Much has been made of the progress Americans have been making in digging out from underneath piles of debt since the Great Recession began. Frugal consumers are watching their dollars and not letting credit card debt put them in financially untenable positions.
Every month, for example, Target provides an update on its credit card receivables, which has shown steady year-over-year improvement in credit card delinquency rates. In June, only three percent of the company's cardholders were 60+ days past due. This compared to 4.9 percent in June 2010 and 5.7 percent in 2009. Going through the company's table, a similar pattern is found for all the other months, as well.
Now, however, it may be that consumers are sliding back. According to research from First Data Corporation, the largest processor of credit cards, credit card volume growth was up 10.7 percent in June, the largest increase in over a year. Volume numbers, according to First Data, are largely driven by inflation.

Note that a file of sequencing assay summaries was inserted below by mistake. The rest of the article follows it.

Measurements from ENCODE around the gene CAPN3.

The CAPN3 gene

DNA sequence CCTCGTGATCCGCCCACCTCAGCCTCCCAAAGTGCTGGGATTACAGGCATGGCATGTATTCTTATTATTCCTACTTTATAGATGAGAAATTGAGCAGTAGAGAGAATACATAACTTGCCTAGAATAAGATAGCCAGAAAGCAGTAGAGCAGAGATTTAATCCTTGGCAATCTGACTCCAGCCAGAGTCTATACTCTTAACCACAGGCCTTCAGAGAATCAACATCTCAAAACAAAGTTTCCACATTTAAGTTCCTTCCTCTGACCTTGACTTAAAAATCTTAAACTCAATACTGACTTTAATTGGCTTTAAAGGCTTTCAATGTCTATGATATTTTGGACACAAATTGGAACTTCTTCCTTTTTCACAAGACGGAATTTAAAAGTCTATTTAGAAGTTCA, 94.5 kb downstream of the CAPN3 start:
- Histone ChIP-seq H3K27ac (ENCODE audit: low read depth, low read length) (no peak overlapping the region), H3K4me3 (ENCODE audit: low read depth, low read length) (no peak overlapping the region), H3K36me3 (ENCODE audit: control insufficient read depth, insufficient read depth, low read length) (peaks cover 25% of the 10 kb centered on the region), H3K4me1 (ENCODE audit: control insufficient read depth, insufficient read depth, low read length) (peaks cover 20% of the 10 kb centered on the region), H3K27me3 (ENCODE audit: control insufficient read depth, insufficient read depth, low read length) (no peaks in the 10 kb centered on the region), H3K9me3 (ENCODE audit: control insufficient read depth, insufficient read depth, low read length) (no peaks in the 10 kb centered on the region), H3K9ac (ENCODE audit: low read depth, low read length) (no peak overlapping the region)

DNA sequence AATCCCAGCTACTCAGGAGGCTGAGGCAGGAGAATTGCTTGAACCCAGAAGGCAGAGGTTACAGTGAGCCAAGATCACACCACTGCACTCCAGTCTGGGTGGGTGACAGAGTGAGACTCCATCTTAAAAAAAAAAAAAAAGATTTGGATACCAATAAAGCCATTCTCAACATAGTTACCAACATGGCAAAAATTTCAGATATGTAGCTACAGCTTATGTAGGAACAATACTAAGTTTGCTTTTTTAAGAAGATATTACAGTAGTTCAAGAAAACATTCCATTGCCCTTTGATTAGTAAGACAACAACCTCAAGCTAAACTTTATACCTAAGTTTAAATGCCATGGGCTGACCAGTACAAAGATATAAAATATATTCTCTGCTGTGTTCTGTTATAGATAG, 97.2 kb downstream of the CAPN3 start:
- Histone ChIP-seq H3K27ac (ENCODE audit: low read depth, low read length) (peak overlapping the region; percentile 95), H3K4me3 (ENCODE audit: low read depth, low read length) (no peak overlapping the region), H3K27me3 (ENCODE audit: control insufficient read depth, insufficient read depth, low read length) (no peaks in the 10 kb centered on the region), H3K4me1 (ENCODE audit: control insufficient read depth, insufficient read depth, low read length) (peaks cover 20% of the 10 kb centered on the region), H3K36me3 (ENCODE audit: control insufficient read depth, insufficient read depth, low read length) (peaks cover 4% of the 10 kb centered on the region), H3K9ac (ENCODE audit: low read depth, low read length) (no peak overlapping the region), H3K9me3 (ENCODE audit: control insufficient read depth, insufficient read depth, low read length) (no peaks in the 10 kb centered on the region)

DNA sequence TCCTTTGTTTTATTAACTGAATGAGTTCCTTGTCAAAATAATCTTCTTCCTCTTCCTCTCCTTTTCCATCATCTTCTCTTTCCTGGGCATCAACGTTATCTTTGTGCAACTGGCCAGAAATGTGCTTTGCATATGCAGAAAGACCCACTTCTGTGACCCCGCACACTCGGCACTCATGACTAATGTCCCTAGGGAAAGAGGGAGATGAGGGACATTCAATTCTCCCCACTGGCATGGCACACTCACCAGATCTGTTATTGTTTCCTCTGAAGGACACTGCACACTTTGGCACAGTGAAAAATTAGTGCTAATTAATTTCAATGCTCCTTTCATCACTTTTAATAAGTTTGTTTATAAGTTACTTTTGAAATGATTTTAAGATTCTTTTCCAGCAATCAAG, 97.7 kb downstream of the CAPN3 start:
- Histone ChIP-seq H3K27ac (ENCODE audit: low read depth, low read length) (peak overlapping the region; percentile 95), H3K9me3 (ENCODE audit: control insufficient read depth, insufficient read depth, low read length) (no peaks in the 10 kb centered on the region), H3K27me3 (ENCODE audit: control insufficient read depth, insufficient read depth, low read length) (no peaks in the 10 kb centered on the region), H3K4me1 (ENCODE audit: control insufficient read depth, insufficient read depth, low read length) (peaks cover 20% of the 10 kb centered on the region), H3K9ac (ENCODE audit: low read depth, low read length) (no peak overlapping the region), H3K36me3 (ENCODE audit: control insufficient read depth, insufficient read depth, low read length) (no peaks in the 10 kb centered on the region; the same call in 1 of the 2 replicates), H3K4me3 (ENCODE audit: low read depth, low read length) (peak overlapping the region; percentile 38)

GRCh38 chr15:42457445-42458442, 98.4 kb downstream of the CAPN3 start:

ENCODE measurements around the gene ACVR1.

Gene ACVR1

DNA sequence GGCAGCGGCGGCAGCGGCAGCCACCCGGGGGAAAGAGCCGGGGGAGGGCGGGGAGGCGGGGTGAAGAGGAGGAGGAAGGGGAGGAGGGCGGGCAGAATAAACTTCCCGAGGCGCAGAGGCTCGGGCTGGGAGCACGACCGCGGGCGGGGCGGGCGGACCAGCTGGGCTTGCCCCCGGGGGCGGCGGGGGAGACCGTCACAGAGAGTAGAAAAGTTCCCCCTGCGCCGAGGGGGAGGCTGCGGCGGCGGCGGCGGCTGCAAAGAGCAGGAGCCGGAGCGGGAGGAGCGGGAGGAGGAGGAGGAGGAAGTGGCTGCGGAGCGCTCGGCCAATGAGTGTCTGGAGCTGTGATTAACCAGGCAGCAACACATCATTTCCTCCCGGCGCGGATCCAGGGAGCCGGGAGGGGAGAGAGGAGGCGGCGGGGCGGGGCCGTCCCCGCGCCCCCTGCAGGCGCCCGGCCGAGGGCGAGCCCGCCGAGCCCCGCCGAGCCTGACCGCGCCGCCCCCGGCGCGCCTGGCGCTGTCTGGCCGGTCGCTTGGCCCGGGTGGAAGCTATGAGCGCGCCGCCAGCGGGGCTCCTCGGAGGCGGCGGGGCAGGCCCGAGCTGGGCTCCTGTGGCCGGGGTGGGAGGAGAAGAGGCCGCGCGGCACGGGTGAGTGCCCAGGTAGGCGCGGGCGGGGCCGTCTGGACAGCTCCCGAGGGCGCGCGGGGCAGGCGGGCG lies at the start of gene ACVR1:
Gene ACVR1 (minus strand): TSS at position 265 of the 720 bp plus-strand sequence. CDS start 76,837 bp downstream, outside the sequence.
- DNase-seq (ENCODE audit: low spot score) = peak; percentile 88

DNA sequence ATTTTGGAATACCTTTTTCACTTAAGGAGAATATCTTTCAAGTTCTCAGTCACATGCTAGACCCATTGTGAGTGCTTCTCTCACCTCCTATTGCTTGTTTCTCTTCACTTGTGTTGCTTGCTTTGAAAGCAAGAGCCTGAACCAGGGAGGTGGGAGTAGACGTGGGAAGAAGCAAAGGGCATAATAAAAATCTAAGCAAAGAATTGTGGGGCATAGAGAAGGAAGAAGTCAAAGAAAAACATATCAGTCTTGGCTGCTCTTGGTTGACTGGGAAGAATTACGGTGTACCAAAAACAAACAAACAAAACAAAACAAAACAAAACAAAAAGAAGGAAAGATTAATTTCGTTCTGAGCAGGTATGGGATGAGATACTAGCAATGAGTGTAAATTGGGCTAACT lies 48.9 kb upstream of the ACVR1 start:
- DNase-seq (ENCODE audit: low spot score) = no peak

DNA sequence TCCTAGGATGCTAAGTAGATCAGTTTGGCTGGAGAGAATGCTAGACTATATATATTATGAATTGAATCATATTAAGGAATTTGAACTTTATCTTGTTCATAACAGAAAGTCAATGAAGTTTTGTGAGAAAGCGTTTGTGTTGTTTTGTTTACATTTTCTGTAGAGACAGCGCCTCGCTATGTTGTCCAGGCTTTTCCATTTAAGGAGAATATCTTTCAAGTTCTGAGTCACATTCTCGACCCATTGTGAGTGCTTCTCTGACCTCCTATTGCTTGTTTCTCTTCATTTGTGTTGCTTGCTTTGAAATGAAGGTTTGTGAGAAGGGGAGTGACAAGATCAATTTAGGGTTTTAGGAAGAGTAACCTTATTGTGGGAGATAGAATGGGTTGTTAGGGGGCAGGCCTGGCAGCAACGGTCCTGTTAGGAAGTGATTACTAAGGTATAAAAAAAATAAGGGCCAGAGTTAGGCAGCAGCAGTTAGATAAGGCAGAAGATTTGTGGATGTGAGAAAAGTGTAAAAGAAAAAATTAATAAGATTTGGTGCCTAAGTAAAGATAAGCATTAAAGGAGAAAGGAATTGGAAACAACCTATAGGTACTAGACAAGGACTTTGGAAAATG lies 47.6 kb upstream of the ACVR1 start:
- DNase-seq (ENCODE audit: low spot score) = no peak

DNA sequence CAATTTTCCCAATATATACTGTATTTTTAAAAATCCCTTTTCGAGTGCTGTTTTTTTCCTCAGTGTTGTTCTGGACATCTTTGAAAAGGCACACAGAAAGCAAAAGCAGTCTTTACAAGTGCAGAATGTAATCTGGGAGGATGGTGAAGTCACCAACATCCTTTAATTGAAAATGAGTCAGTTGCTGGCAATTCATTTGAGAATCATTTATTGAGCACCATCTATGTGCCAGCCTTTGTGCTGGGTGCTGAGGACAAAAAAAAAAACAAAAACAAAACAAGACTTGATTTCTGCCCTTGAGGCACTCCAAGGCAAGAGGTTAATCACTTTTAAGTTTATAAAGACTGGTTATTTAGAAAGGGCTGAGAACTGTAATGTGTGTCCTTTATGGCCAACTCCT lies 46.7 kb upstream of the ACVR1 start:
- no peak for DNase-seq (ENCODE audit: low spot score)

"Consumers, particularly in the lower-income end, are being forced to use their credit cards for everyday spending like gas and food," Silvio Tavares, senior vice president at First Data, told Bloomberg News. "That's because there's been no other positive catalyst, like an increase in wages, to offset higher prices. It's a cash-flow problem."
How concerned are you that increased credit card use could derail the retail recovery?